Volcanic activity on the Reykjanes peninsula is waning, suggesting the current eruption may conclude soon. A volcanologist anticipates more eruptions in the area, predicting a cyclical pattern of intense but brief activity, potentially altering if magma gathers in the Eldvörp craters.
More eruptions likely to follow
In an interview with a radio programme on the National Broadcaster this morning, volcanologist Ármann Höskuldsson stated that volcanic activity on the Reykjanes peninsula was slowly decreasing; the eruption could end as soon as tomorrow or the day after.
The northern crater of the fissure continued to spew lava westward, while lava from the southern crater was flowing out onto the plain. Ármann noted that eruptions in the area could not become any larger while issuing from the fissure near Sundhnúkar. Future eruptions are expected to be powerful but short-lived.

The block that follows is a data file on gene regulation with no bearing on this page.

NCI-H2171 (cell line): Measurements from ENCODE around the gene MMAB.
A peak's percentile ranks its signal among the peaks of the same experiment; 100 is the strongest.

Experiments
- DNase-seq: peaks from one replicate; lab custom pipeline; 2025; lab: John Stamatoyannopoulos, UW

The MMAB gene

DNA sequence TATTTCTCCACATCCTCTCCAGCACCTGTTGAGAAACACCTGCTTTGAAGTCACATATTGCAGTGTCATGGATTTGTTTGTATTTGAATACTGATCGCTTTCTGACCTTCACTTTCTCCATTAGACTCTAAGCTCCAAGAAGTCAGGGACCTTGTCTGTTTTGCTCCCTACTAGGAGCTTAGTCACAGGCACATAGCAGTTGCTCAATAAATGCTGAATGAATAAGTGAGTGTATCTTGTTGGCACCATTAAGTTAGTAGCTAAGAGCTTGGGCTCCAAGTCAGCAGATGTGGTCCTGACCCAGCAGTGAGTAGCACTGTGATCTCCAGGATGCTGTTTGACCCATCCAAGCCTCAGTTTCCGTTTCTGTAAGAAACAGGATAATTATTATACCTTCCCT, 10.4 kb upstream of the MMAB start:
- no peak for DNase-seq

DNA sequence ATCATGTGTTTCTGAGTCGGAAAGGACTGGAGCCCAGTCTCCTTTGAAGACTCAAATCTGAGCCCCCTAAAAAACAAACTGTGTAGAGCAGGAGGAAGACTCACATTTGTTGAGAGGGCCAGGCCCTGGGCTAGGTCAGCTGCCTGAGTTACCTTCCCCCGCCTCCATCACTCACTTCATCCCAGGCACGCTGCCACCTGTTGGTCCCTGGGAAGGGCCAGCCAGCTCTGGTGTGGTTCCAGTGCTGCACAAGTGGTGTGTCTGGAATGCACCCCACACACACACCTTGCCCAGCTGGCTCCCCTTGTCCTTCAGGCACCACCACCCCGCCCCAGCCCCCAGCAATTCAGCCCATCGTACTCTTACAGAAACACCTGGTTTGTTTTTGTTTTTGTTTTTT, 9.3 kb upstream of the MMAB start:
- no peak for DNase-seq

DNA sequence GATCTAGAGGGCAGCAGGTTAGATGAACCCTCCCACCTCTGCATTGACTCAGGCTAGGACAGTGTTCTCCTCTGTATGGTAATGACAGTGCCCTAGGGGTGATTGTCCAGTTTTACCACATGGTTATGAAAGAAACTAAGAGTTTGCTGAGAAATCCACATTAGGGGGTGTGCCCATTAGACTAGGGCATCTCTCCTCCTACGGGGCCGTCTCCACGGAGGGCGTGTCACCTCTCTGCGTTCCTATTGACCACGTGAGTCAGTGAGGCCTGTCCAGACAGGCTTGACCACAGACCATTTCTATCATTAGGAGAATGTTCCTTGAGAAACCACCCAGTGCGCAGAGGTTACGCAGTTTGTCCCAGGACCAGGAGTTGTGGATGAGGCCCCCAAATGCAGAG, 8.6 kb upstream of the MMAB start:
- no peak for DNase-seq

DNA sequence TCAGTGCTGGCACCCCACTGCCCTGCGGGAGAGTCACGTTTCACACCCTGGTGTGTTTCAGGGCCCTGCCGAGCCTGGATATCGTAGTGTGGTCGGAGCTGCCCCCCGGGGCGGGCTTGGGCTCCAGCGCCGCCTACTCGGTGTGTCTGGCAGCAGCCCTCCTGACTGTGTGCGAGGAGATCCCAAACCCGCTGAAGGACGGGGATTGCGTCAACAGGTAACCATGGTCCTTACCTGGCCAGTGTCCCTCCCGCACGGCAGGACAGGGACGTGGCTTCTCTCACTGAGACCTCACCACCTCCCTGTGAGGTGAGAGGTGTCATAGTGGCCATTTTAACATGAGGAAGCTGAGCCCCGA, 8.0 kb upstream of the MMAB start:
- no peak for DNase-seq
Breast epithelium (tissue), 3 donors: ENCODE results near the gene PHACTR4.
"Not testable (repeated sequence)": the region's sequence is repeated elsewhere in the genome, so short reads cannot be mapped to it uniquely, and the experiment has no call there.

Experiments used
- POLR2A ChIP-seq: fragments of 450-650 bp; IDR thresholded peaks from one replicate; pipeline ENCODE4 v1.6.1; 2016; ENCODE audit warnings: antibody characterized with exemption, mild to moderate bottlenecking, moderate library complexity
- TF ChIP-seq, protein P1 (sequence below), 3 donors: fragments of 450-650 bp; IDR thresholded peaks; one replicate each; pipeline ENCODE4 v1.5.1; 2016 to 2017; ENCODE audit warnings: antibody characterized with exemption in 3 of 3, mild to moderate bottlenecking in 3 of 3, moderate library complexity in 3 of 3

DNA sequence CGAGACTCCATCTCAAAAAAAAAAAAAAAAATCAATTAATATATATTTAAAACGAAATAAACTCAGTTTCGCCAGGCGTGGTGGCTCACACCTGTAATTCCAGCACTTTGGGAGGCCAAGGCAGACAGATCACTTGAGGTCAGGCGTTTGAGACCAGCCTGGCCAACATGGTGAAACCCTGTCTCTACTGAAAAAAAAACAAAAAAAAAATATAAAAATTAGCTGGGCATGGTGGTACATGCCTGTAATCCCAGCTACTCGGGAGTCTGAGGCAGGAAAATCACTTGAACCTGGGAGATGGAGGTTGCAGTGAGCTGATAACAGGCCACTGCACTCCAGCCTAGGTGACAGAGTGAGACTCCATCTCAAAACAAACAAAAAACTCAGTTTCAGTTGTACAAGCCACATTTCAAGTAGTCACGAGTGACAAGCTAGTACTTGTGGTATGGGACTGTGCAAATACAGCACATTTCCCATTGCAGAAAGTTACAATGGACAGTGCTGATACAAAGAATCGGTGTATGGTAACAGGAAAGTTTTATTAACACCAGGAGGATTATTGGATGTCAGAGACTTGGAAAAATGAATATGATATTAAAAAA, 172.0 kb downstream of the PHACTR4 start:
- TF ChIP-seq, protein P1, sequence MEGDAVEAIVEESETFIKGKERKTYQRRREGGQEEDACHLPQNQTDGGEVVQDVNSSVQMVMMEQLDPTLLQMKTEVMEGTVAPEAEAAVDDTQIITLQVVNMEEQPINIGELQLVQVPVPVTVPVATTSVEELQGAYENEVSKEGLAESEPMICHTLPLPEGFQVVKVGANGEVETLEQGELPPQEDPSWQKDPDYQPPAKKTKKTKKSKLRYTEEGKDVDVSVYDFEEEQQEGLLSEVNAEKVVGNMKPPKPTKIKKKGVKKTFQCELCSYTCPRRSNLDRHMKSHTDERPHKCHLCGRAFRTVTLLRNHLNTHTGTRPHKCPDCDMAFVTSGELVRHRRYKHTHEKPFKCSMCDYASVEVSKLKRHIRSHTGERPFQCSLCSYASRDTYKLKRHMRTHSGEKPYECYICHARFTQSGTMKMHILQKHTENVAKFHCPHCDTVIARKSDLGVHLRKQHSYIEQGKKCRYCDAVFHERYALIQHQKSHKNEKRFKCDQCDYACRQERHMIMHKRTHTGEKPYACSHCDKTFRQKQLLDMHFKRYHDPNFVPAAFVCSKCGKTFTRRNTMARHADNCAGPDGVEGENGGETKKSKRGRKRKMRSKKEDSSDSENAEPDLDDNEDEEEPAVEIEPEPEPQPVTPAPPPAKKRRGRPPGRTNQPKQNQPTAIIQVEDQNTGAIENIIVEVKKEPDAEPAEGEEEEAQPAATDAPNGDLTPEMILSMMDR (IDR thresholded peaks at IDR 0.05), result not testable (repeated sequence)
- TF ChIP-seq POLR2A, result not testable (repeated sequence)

According to Ármann, it is likely that the current pattern of eruptions in the area will continue: a short eruption would occur, it would end, magma would begin accumulating again, and another eruption would occur. In the event that magma would begin accumulating in Eldvörp — a series of craters approximately ten kilometres long, where lava flowed during the Reykjanes Fires between 1210 and 1240 — this pattern would, however, likely change; the eruptions would become larger and last longer.
The current eruption is the third volcanic eruption to occur on the Reykjanes peninsula since December 18. The two previous eruptions have been relatively short-lived.
No lava fountains visible
In an interview with Vísir this morning, Sigríður Magnea Óskarsdóttir, a natural hazard specialist at the Icelandic Meteorological Office, stated that the MET Office had not observed any lava-fountain activity since between 8 and 9 this morning.
“That does not mean that the eruption is completely over; there could still be some bubbling inside the craters. Ideally, we would need to fly over the area to verify. The geological unrest has, however, completely calmed down, and there is little or no seismic activity. So, it is very likely that the situation will fully settle down shortly,” Sigríður observed.